Streams are not a viable way to judge audience reception
Direct-to-stream movie companies operate using different corporate patterns and legal standards than theatrical-release producers. Streaming services use different promotional methods to advertise their content and can boost views and ratings using user information and algorithms that traditional theaters do not have access to. The film industry, which has already undergone rapid change in a short period of time due to the massive advancement in critically-acclaimed television and new diversity standards, should take the time to settle into those new changes before shifting the status quo yet again. Streaming is also the gateway to pirating, which damages all aspects of the entertainment industry. Standards for direct-to-stream movies are fundamentally different from theatrical release movies, and to merge the two without careful consideration could be detrimental to the longevity of critical reception. Rules and regulations for criticisms need to be reconsidered, and this should be done without the mounting pressure of digitization forcing their hand. If streaming services are allowed to produce award-eligible content released directly on their platforms, there should be a period of critical review in which award organizations ensure that Netflix, Hulu, Prime, and the like are held to equivalent standards.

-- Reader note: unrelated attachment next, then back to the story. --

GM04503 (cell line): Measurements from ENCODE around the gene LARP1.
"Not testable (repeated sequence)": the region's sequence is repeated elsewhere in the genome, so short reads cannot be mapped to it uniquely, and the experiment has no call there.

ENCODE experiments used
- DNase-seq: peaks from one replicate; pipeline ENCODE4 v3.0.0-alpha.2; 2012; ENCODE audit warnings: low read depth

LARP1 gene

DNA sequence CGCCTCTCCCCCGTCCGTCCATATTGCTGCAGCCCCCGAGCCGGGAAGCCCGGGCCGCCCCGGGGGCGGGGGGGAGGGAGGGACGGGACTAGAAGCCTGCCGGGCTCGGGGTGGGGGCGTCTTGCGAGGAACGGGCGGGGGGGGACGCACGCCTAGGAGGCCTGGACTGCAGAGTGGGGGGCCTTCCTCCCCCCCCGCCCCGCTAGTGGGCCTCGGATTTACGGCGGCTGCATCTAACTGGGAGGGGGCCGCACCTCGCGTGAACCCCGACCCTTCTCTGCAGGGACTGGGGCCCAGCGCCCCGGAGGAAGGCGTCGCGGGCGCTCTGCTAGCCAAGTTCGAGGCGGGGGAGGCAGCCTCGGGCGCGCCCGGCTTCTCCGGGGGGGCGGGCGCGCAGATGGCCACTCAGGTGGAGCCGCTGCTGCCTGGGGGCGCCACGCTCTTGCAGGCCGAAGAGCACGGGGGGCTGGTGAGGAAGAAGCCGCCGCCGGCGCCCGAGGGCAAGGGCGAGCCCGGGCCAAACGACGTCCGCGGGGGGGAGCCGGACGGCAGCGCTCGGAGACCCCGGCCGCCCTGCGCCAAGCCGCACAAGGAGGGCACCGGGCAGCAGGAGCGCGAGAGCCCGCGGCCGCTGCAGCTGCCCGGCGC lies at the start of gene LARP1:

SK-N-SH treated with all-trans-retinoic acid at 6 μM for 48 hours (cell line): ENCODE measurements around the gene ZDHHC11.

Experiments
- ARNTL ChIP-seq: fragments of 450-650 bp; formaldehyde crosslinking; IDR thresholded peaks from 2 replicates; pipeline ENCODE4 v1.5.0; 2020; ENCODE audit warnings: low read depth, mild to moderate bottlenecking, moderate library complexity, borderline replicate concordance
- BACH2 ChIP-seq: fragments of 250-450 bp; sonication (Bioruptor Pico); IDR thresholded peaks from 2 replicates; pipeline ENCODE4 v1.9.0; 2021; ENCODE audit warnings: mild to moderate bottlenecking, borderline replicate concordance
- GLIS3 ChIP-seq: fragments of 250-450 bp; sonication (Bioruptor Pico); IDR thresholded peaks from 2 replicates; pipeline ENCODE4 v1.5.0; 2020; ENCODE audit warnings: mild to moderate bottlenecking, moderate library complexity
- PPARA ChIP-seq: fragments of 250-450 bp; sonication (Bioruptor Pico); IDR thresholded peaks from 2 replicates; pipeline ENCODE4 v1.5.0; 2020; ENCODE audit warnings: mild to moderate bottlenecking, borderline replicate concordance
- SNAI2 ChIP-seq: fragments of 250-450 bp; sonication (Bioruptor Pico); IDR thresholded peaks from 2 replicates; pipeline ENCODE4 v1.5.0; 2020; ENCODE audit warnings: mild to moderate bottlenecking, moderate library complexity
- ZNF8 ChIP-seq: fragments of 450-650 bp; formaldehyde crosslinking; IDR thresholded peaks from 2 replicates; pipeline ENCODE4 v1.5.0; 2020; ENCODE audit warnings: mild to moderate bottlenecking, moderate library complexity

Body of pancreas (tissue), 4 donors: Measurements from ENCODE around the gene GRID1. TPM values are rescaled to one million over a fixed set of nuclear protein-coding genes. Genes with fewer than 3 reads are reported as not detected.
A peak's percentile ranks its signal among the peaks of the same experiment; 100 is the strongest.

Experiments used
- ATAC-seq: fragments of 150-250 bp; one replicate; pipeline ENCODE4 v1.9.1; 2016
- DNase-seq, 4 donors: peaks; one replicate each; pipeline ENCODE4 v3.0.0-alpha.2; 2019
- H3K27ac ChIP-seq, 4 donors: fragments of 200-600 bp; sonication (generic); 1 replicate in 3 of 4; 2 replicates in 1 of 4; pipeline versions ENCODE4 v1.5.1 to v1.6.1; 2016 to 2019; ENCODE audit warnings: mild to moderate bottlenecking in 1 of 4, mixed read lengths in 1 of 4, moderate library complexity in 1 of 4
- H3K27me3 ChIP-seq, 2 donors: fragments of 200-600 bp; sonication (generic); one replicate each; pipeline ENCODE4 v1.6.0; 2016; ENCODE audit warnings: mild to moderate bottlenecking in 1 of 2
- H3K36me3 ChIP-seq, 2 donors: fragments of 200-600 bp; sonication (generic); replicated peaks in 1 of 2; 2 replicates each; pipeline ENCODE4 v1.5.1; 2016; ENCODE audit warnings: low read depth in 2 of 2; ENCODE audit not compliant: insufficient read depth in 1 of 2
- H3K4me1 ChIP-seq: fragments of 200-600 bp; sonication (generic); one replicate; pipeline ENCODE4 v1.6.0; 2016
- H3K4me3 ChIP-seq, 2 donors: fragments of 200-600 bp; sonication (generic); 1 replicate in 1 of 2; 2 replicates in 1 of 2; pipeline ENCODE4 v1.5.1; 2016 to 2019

Streaming is one of the only reasons movies continue to be successful outside of their theatrical release. Streaming has become so successful because it tapped into an existing market: the desire to watch movies from home and the desire to get more for your money in terms of access to a variety of content (of varying quality and entertainment value). The Academy is holding up exclusionary practices at the expense of streaming services that have produced content equal to theatrical release studios.
Rejecting the premises